"Mandeville" ("Belle Rose")  by Marcinho Savant

(Copyright Registration Number: TXu-813-456)



                                                             Chapter 1 (Excerpt)
                                                            “My Mama’s Son“ 

 “I’m Jasper Payne.  I was about six or seven years old in the second grade and I was very much in love with my teacher— Miss Jackson.  The woman did things to me in my soul that I didn’t understand.  I knew that what I was feeling had to be this thing the grown folks was calling “love”.  She was just about the prettiest thing I had ever seen, other than my sweet Mama, and then, my lovely wife.  Yeah, but back then, I just knew I was in love with Miss Jackson!  This much, I knew!  Yes, Lord.  Miss Jackson!  Our romance was strong and long-lasting!  But, I remember the day our love died.  I was in love until she brought her big ass, ugly husband to school to meet the class.

“He had to be the biggest thing I ever seen in my life. I was standing there getting introduced and all I remember was looking up to the tall leaves of a gigantic, black Oak tree.  I looked at his knee— which started round about my waist— and all I knew was “UPPPP”!  This Negro was a giant in my eyes and I damned near snapped my head loose looking all the way up there to that jacked-up face!  What in the hell was she doing with this ugly fool?  I really didn’t understand, Man! She was beautiful.  She could have did better!  That’s right!  She could have picked me!  That year was a year of firsts.  I hardly knew anything about living, really.  I’m a country boy from Cane country, living in the bliss of an innocence and Godliness— we was a strong Christian home— that filled my heart every day!

“Everything I saw at that age was like the first time I saw it— it was the first time.  I didn’t understand a lot of what I saw  and heard until I was older and could reflect upon it… they were imprinting me as a youth and I was recognizing later.  Based on what I observed growing up, I learned to ask myself “if so and so, or mama was here, or daddy was here… what would they would do?”  I didn’t know no better what life was like out there, outside the lane.  I didn’t care to know.  I loved my life, because it was what I knew and I didn’t have much of a worry about the outside.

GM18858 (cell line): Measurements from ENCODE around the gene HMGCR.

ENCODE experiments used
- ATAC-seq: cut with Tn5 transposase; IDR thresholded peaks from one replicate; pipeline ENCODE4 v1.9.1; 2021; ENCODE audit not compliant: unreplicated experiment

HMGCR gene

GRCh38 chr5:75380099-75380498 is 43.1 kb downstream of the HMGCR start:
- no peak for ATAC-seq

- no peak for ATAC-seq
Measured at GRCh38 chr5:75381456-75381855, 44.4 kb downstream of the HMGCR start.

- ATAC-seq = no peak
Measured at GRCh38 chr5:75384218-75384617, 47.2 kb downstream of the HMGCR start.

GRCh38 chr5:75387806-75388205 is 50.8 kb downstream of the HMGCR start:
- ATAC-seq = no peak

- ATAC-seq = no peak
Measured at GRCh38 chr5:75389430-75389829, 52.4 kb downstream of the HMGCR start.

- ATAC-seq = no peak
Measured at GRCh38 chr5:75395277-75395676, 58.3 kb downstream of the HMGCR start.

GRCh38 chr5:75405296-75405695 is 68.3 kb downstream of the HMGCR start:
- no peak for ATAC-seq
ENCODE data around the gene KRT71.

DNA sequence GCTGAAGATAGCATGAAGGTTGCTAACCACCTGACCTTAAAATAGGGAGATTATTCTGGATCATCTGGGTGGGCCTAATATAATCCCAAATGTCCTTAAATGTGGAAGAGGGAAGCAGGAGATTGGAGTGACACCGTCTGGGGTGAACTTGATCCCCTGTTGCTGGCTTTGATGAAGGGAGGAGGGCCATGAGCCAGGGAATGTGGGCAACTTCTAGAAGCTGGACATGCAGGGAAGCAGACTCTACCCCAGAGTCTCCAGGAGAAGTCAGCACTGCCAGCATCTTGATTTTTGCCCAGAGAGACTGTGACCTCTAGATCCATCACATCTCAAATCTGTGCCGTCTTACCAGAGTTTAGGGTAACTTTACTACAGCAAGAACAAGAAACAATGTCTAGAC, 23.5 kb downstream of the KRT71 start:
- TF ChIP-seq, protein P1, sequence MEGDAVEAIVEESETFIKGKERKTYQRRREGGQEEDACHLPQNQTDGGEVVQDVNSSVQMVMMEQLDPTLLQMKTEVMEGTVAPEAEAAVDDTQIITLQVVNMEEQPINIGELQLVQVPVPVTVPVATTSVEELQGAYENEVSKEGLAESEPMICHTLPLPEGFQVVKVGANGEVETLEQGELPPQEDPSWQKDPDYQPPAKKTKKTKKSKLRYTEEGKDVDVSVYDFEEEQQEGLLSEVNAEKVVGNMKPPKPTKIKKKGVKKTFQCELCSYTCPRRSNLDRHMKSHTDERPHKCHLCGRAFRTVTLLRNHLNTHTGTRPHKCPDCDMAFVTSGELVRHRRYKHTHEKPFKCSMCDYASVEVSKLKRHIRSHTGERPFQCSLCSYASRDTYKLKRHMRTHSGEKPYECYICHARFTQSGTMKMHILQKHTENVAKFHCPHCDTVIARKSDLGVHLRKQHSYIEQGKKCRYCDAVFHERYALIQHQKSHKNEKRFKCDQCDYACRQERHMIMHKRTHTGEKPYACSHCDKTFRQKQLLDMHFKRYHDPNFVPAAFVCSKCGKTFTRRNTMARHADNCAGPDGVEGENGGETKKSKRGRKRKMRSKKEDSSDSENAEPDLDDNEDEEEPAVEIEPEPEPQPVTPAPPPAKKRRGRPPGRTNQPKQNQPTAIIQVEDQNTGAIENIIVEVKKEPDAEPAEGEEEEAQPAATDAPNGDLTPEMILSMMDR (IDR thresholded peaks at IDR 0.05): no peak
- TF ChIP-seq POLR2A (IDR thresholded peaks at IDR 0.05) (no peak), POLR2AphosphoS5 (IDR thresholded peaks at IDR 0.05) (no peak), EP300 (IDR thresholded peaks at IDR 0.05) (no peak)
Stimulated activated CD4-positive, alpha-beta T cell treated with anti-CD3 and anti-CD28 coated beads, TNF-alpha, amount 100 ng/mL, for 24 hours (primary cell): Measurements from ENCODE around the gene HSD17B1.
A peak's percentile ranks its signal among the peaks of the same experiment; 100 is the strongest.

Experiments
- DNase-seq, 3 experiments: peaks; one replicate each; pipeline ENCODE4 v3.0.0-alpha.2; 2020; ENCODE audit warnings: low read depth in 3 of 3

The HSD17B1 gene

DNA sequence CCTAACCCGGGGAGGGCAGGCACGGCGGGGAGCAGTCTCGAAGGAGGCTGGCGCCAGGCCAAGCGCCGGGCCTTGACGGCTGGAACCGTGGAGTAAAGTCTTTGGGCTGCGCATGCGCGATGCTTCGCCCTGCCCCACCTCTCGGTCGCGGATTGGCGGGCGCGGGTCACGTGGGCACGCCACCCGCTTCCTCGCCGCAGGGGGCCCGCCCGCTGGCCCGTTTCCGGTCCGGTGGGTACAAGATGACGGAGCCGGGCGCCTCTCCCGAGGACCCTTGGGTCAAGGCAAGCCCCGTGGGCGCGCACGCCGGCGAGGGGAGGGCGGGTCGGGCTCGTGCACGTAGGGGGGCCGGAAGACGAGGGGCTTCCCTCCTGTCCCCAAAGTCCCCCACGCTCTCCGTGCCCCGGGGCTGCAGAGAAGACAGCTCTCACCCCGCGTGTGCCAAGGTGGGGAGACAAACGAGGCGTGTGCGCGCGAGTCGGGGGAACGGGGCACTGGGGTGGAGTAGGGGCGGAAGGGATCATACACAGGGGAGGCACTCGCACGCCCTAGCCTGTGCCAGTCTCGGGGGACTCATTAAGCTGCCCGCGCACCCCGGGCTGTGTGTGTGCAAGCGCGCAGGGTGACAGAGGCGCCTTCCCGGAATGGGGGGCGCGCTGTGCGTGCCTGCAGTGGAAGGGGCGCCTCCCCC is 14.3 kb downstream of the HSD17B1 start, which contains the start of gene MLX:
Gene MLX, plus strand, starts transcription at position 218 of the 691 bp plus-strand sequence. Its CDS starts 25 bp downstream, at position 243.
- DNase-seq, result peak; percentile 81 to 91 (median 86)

“Where I grew up, everyone was like that.  They were happy to be where they was and do like they daddy did and whatever the neighbors did.  Some of us eventually aspired to higher concepts and bigger dreams… we had television at the general store, radio and occasional movies that fed our imaginations and longing to explore.  And explore, I did.  Like most of the kids my age, we eventually made our way down to “Crescent City”, New Orleans.  Being damned near in the woods and surrounded by sugar cane, a chance to get down to New Orleans was as big as going to Paris, France— Or London, England.  It was the “Big City” and filled with pitfalls, traps and devilment.  Liquor, women and music were the thing in New Orleans.  When I got there, I had to get me some.

“But I always remained my Mama’s son.  There wasn’t anything that I ever wanted to do to make her pain over me or some stupid thing I did.  I never wanted to break her heart.  I did a lot of things in “Crescent City” that would not make my mother proud.  It wasn’t nothing major or shameful.  They were mainly things that I know my Christian Mama would not approve of.  Fast livin’, trashy women, Devil music and sin.  Bright lights, the Latin Quarter, drinkin’, Mardi Gras.  None of this was what she wanted for “Mama’ Baby”!  But what she ain’t know, didn’t hurt her.